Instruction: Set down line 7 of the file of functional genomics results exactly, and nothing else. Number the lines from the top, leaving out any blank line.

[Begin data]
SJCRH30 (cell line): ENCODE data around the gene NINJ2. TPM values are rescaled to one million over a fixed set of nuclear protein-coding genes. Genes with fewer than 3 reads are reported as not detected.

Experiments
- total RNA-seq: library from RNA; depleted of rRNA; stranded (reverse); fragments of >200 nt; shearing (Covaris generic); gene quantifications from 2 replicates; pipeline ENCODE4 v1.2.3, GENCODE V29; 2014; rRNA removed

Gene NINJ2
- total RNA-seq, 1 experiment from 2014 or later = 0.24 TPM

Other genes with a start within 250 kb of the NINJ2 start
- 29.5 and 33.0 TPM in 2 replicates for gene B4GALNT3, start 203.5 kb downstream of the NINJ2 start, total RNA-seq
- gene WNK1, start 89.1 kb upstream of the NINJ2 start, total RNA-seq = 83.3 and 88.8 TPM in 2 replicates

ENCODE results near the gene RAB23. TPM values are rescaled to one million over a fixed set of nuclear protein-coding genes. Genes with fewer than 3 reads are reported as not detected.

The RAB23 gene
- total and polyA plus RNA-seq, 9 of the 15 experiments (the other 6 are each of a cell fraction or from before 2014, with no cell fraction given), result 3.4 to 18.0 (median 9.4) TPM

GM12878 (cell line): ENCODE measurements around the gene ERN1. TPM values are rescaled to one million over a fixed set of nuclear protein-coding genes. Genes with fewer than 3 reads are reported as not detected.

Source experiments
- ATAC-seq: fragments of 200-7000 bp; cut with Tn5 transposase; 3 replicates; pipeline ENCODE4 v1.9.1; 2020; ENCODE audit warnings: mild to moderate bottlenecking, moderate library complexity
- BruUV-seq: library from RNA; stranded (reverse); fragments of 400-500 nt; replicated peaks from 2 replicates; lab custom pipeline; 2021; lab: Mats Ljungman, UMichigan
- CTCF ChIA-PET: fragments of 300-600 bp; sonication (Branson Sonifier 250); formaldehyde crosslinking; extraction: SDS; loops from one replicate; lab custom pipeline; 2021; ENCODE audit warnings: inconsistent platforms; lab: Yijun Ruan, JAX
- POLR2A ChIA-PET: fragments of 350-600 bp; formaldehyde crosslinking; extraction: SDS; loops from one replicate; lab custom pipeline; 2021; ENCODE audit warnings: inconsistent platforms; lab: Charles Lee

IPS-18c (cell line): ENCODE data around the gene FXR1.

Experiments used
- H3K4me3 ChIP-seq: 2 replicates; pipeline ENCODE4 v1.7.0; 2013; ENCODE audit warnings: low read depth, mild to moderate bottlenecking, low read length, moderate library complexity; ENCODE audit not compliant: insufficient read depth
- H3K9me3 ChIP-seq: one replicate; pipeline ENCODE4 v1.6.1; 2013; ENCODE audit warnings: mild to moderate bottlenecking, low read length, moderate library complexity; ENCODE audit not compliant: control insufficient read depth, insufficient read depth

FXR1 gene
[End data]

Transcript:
- 29.5 and 33.0 TPM in 2 replicates for gene B4GALNT3, start 203.5 kb downstream of the NINJ2 start, total RNA-seq